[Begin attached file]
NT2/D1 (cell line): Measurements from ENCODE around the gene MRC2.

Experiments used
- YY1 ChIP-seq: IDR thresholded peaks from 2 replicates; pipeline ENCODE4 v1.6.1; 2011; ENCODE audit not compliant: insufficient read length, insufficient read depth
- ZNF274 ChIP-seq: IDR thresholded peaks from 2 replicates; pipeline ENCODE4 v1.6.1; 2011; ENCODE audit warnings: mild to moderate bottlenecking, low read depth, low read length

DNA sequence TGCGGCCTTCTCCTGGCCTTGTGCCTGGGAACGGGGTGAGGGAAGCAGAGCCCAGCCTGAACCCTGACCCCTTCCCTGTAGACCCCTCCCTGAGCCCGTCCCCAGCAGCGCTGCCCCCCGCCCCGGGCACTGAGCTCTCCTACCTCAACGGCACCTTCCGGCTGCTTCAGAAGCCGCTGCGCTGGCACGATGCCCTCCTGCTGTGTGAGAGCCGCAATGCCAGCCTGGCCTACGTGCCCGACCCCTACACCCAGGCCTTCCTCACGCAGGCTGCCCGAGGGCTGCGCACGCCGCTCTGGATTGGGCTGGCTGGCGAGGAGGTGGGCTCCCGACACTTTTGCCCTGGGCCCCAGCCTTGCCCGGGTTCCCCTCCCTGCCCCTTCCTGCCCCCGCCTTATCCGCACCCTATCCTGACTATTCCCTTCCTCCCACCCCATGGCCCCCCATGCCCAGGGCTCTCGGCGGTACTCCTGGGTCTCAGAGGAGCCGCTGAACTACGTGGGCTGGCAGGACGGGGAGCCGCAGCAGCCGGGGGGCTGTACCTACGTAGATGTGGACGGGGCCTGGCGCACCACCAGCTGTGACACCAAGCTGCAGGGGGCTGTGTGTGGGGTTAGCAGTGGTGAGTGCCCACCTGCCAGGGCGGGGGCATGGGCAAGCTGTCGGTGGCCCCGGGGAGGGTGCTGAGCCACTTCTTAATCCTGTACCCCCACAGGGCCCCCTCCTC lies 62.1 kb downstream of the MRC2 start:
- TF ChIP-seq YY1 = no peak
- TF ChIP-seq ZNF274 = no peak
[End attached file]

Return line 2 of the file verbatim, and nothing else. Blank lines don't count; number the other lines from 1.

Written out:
Experiments used